The rambling State of the Union address that Donald Trump delivered Tuesday was a chaotic mess that reflected the incoherence and desperation of his failed presidency. All that will be remembered of it is his attempt to bully the Congress into abandoning its constitutionally mandated oversight duties with a threatening rant about how “ridiculous partisan investigations” would prevent the work of the nation from getting done.
Too much attention to this tragic president might suggest that government must be dysfunctional. But the truth is that visionary political figures are already pointing the way forward. Georgia’s Stacey Abrams, the Madison-born legislative leader and author who mounted a groundbreaking gubernatorial campaign last year, presented that alternative in the official Democratic response to the president’s desultory remarks. And what Abrams had to say was complemented by Wisconsin Lt. Gov. Mandela Barnes, who delivered a response on behalf of the Working Families Party, with which he and other progressive leaders have long been associated.
Barnes was sharp in his criticism of the president, saying, “What we heard from Trump tonight won’t help solve the real crises Americans are facing. We heard rhetorical gestures at unity tonight, just like he did a year ago — but that was a lie then, and it’s a lie now, and it won’t change who Trump is or how he governs.”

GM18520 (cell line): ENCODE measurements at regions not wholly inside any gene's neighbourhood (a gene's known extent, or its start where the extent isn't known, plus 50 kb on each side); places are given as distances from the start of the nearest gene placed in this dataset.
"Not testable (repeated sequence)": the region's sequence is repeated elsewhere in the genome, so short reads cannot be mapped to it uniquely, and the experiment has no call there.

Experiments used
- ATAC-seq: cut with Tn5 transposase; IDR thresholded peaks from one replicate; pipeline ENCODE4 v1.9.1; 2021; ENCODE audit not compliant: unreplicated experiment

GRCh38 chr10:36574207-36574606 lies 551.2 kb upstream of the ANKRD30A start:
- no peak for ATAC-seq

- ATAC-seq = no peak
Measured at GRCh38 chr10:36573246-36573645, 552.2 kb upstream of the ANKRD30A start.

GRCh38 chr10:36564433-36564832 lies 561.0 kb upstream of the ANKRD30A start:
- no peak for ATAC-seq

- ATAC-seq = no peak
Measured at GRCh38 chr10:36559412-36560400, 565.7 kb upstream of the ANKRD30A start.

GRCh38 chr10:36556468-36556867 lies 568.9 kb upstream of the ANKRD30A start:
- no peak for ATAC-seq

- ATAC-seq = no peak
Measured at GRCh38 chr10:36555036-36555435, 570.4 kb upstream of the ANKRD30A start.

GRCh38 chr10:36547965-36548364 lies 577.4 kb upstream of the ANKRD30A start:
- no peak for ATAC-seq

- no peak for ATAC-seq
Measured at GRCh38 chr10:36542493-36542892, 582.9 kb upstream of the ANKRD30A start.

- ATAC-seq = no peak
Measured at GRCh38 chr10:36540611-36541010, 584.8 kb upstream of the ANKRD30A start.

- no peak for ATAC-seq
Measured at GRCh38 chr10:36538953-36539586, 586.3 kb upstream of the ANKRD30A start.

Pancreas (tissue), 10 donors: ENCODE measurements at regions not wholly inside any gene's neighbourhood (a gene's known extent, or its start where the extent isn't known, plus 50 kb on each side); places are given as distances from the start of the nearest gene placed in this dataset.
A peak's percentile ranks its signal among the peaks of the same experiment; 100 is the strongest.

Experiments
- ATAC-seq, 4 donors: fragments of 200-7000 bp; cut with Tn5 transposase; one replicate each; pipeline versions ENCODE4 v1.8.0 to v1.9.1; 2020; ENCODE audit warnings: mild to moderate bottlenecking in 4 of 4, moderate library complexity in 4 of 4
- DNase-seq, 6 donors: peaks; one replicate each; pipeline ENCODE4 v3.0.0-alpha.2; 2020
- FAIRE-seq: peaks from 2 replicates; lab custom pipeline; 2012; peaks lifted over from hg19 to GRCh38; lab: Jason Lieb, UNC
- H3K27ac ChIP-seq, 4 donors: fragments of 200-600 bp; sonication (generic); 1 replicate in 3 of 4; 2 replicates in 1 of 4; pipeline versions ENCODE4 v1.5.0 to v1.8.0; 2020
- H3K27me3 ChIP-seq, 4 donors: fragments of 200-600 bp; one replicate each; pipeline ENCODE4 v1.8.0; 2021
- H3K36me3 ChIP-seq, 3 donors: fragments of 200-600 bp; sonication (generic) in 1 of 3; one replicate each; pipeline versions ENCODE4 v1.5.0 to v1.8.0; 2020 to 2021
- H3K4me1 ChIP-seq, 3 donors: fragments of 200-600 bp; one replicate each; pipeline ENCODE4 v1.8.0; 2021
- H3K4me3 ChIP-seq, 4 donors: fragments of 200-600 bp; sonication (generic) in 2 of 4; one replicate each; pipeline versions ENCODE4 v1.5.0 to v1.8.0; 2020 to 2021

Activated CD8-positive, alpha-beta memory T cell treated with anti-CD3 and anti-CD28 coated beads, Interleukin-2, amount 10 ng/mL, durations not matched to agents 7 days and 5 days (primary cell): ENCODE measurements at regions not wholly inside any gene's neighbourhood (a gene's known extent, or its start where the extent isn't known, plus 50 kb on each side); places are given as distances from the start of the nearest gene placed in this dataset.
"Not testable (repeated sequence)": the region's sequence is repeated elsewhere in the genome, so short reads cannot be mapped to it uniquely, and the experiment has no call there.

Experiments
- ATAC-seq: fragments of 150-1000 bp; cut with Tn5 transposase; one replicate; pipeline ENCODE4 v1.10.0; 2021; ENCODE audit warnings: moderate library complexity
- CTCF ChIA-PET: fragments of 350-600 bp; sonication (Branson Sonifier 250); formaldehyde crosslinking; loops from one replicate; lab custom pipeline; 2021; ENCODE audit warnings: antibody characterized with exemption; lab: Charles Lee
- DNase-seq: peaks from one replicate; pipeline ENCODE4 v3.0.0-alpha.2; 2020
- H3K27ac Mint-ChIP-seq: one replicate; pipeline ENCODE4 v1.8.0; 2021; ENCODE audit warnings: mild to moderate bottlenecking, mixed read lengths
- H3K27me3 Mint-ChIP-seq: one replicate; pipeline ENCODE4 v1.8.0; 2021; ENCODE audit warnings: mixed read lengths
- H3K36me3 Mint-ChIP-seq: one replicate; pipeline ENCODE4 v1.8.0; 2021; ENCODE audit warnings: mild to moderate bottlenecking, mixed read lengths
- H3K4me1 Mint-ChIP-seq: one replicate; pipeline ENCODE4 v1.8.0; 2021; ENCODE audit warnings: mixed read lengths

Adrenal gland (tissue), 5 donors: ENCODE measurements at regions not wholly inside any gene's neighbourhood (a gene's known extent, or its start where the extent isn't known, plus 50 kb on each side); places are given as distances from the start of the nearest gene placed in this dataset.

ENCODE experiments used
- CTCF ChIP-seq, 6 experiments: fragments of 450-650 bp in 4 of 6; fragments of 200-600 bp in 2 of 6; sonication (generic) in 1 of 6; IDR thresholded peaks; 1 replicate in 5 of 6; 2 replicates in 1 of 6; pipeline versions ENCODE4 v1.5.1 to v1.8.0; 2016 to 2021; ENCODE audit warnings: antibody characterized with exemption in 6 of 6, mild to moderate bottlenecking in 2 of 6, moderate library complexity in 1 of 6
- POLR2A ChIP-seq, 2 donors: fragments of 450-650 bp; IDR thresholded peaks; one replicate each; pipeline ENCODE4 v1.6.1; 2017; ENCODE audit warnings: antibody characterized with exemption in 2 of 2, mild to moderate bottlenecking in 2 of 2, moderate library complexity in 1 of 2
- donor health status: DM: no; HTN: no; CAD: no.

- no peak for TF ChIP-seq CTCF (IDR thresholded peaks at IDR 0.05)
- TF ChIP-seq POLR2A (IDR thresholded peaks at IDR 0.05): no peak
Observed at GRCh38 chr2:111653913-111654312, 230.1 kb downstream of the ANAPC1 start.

But what made the remarks by Barnes so powerful was his reminder that Trump’s politics are being upended by citizen action.
“For me, the biggest cause for hope is the people who are stepping up and speaking out, marching and organizing in communities around the country,” said Barnes, who explained: “People who are continuing the proud tradition of organizing to make this country rise to the promise of our democracy.”
Barnes hailed the activism of “young people demanding action on climate change or gun safety, or survivors of sexual assault who confronted U.S. senators over their votes for Brett Kavanaugh, or teachers striking for fair working conditions and a better education for their students from West Virginia to Los Angeles” and of “immigrants and Dreamers fighting for the place they call home, or people standing up to demand that Black Lives Matter.”
“We aren’t just taking to the streets,” noted the 32-year-old activist and organizer who on Nov. 6 was elected as Wisconsin’s first African-American lieutenant governor, “we are wielding power at the ballot box.” He recalled: “Trump tried to make the 2018 midterms about fear. He tries to divide working people from each other, so we won’t stand together.” Barnes noted: “Many Republicans up and down the ballot embraced it. It wasn’t dog-whistle racism, it was yelling-out-loud racism, playing to people’s worst instincts and fears, not our hopes for a better future.”
But it didn’t work in 2018. And it will not work in 2020, when Mandela Barnes reminds us: “We can turn the page on Trump.”
John Nichols is associate editor of The Capital Times. firstname.lastname@example.org and @NicholsUprising.
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